Arab and International Efforts Needed to Save Israel and Hamas from Their Predicament
ATFP World Press Roundup Article from Dar Al-Hayat
by Raghida Dergham - (Opinion) January 2, 2009 - 1:00am

Israel and Hamas have set traps for themselves and for each other; these traps will bring about dangerous repercussions as the escalation in Gaza lacks a clear-cut objective and an exit strategy. Both sides need help to escape this predicament. Otherwise, their recklessness will entail further loss of innocent lives as well as loose wars and catastrophic measures that must be prohibited. Neither Hamas nor Israel is going to win this war. Gaza's women and children and the innocent civilians on both sides will be the sole losers.

Arabs increasingly accuse Egypt of being complicit in Israel's war on Gaza
ATFP World Press Roundup Article from Inter Press Service (IPS)
January 3, 2009 - 1:00am

As the Palestinian death toll pushes past 420, much of popular anger throughout the Arab world has been directed at Egypt - seen by many as complicit in the Israeli campaign. "Israel would not have hit Gaza like this without a green light from Egypt," Hamdi Hassan, MP for the Muslim Brotherhood, Egypt's largest opposition movement, told IPS. "The Egyptian government allowed this assault on Gaza in hopes of finishing off Hamas."

Arabs turn on Egypt for collusion over siege
ATFP World Press Roundup Article from The Financial Times
by Heba Saleh - December 29, 2008 - 1:00am

Tens of thousands of Arabs took to the streets for the second day on Monday to protest against Israel’s deadly assault on Gaza as a huge wave of anger spreads across the Middle East. But it is not just the Jewish state that is being lambasted, as Egypt increasingly finds itself the target of people’s fury with accusations that Cairo has colluded with Israel in its siege.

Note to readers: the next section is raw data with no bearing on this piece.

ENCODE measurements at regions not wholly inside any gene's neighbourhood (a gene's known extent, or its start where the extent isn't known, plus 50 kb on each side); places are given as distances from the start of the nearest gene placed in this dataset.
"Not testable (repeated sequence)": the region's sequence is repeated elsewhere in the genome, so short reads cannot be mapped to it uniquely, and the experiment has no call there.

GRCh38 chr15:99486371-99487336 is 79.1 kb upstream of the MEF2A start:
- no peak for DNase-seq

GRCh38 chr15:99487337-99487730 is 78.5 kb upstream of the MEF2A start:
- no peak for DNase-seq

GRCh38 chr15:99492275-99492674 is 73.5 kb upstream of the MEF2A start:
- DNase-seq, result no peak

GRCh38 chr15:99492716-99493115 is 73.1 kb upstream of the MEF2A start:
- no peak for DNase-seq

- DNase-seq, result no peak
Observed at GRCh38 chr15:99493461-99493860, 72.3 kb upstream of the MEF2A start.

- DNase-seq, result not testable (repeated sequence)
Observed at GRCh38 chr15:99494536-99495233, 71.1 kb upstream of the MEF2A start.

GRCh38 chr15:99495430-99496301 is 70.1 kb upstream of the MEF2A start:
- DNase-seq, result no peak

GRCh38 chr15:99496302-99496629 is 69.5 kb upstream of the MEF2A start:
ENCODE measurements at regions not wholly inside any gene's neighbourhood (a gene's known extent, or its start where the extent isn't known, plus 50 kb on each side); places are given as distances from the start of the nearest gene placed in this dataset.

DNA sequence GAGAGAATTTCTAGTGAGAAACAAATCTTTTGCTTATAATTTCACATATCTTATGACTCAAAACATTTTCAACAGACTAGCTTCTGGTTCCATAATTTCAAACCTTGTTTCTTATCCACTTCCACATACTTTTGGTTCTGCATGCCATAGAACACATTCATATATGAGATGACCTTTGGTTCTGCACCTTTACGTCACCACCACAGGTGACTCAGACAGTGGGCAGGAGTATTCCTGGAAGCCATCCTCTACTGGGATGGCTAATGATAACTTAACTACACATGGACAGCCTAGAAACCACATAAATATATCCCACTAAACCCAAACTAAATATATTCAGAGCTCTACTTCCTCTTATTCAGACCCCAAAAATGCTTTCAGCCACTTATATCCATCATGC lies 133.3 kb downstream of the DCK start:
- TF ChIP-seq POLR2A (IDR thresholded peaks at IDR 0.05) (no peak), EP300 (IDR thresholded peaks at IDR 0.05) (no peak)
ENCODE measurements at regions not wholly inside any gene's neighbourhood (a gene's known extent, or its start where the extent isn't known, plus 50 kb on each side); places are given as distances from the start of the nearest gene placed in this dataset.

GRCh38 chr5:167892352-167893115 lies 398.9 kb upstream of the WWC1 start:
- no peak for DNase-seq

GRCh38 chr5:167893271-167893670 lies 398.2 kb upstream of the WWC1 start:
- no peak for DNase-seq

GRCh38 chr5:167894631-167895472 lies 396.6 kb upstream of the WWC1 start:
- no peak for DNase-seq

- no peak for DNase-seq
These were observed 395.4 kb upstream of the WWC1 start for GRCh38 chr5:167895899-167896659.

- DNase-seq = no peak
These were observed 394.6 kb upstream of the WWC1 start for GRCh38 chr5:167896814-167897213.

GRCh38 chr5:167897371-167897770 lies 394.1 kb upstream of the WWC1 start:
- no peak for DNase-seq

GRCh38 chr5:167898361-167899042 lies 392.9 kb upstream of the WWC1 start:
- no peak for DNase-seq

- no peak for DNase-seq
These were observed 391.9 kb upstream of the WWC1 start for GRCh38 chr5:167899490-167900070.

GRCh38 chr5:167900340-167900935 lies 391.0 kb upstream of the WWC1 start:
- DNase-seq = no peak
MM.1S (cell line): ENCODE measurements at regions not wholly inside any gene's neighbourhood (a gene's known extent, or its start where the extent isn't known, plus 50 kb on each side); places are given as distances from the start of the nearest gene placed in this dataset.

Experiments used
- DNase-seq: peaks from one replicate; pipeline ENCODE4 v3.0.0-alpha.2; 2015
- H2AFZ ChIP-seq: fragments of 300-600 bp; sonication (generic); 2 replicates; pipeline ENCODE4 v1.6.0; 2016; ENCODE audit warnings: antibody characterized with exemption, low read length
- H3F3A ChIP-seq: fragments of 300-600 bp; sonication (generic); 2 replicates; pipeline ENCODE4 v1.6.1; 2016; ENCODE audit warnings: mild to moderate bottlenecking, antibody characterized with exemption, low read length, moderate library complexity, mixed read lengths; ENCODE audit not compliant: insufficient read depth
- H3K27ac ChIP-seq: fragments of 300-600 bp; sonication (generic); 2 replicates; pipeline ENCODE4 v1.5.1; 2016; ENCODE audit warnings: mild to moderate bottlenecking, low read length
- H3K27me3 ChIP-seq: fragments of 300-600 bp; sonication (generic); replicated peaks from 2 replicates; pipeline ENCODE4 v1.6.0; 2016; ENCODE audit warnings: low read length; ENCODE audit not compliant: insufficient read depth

Egypt Pressed on Gaza From Without and Within
ATFP World Press Roundup Article from The New York Times
by Steven Erlanger - January 3, 2009 - 1:00am

Egypt is the crucial, if reluctant, intermediary between Israel and Hamas, which is no great friend of this moderate secular government. Still, a sustained Israeli ground operation in neighboring Gaza would sharply increase public pressure on President Hosni Mubarak of Egypt to do more to help the Palestinians there.

Diplomats consider international force to monitor any cease-fire in Gaza
ATFP World Press Roundup Article from McClatchy News
by Dion Nissenbaum, Warren P. Strobel - January 2, 2009 - 1:00am

After a week of Israeli bombardment of the Gaza strip, Israel, Arab countries and the United States are discussing how to create an international force that would safeguard an eventual cease-fire, diplomats said Friday. A key part of the arrangement, they said, is that the main Palestinian rival to the ruling Hamas party would be asked to take charge of border crossings.